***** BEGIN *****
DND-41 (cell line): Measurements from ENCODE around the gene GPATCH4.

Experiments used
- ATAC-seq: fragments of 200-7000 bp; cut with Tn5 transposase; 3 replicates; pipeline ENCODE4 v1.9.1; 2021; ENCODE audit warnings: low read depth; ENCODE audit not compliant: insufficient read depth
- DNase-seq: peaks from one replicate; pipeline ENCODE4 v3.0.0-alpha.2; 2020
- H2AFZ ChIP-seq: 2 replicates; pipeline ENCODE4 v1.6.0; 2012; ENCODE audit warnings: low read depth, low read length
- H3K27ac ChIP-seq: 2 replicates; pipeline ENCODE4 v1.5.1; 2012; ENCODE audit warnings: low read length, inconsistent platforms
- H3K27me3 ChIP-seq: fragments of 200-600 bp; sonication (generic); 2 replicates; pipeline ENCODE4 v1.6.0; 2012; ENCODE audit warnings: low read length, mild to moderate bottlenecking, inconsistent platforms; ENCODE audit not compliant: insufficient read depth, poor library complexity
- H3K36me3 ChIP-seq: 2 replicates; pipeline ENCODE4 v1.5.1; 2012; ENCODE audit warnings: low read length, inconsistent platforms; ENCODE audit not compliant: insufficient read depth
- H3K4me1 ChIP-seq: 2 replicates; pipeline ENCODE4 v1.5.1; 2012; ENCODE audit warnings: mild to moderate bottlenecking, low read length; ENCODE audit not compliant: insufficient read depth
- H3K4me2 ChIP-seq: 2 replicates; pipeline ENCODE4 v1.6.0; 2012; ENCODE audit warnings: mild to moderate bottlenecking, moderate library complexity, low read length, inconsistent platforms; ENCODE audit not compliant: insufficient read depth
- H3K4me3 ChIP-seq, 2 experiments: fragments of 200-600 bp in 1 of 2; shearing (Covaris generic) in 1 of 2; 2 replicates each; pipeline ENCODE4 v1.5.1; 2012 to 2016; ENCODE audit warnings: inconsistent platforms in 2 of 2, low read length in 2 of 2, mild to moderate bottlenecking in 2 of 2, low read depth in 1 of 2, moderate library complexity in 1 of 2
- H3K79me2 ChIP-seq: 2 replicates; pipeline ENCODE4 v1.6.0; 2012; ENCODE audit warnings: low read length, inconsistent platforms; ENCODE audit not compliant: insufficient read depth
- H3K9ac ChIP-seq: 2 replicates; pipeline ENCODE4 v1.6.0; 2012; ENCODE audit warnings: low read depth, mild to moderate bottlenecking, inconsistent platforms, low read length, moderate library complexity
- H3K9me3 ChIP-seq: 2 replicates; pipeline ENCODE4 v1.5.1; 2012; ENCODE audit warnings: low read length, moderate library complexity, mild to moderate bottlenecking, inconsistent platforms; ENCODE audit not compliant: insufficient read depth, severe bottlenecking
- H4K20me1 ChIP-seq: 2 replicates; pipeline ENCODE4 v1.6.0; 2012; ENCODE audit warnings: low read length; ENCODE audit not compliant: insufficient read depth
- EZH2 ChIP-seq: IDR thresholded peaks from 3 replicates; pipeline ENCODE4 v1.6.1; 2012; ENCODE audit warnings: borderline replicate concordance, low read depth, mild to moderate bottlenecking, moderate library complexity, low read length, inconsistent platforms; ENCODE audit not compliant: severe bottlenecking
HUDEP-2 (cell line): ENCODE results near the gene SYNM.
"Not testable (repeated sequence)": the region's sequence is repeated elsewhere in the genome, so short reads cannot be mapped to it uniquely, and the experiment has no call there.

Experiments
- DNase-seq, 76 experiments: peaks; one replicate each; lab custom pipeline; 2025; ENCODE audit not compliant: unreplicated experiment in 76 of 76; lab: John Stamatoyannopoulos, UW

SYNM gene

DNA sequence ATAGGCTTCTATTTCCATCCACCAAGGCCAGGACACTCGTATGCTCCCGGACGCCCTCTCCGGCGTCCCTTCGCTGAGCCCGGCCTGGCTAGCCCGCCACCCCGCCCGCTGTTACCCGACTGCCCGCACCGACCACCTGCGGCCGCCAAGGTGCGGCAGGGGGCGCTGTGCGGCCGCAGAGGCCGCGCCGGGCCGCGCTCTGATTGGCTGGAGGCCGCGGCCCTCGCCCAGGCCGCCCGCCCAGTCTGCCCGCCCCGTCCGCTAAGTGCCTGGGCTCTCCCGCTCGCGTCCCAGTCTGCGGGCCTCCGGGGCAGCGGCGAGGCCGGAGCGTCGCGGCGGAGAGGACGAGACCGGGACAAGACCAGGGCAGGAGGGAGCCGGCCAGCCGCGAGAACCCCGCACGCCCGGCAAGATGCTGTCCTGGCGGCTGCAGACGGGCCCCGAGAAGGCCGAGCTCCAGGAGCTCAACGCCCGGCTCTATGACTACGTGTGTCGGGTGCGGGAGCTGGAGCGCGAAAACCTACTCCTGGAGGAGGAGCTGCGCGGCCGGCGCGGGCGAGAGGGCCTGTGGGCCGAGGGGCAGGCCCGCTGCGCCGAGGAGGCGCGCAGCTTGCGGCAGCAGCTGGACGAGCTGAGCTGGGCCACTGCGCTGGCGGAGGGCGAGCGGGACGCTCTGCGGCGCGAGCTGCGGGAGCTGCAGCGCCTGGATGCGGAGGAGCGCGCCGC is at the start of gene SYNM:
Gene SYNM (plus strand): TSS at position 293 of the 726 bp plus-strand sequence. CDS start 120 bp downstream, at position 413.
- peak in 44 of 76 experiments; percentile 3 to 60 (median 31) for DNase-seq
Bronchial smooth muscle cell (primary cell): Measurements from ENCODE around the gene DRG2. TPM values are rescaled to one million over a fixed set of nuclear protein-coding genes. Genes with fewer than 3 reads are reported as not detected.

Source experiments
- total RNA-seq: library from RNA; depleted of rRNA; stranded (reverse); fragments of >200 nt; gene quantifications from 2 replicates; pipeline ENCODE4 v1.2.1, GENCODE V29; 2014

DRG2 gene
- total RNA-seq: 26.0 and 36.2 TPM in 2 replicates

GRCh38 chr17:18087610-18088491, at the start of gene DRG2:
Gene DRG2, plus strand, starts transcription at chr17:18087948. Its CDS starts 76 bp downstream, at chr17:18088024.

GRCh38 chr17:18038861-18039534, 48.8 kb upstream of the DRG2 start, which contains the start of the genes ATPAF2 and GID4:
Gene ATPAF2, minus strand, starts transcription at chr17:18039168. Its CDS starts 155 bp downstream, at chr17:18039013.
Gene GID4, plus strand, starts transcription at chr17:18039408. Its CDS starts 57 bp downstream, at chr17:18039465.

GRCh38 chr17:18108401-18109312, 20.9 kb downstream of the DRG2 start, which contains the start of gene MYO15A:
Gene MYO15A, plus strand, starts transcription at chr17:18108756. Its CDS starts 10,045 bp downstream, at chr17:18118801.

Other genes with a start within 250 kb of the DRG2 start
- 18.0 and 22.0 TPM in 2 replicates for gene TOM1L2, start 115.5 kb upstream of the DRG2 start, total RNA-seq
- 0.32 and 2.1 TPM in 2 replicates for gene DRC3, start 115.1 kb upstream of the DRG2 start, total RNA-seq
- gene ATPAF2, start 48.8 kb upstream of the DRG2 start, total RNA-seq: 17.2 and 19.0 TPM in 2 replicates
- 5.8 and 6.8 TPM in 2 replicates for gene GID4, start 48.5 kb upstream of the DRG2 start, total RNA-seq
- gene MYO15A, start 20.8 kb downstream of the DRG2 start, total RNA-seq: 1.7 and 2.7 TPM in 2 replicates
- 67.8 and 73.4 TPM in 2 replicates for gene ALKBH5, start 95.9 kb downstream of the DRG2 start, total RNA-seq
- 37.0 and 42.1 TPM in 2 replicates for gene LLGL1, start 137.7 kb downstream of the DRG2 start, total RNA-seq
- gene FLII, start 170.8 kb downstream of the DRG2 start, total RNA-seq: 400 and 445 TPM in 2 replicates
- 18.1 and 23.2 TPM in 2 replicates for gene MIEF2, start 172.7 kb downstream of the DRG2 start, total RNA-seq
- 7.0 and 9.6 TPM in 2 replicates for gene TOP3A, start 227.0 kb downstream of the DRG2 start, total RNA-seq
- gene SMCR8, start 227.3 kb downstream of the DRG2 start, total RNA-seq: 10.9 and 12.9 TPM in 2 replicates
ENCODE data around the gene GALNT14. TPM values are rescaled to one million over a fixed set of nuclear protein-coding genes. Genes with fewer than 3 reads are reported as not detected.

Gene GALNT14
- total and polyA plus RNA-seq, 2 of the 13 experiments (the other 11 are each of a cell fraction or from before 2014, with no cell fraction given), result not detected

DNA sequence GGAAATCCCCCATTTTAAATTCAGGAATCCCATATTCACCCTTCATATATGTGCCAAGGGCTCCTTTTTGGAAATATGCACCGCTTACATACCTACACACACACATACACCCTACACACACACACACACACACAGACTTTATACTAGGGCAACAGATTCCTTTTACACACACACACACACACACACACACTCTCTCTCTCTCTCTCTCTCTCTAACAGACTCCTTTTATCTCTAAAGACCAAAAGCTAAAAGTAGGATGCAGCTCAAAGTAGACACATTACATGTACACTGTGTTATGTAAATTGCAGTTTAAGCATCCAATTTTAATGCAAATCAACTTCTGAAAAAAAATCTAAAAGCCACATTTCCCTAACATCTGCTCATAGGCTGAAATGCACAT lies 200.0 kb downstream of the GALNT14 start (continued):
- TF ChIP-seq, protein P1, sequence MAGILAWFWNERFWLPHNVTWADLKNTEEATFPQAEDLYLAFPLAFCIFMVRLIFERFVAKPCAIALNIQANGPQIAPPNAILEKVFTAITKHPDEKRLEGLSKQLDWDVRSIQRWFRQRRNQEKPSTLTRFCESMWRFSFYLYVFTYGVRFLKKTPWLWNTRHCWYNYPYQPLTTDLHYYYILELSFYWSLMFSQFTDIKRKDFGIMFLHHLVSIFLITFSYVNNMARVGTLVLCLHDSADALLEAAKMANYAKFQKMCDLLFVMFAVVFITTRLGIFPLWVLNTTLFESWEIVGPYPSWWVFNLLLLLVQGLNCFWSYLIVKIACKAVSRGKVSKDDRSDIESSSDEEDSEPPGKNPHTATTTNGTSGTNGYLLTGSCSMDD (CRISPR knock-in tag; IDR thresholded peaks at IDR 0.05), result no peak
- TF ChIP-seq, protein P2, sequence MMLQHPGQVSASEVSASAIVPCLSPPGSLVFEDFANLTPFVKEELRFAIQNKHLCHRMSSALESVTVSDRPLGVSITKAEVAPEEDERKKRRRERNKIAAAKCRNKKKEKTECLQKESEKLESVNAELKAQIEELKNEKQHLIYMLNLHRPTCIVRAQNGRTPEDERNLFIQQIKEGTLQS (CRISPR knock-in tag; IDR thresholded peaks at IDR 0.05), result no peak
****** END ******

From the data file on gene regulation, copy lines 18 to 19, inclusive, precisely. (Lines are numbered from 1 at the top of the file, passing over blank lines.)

"Not testable (repeated sequence)": the region's sequence is repeated elsewhere in the genome, so short reads cannot be mapped to it uniquely, and the experiment has no call there.

Experiments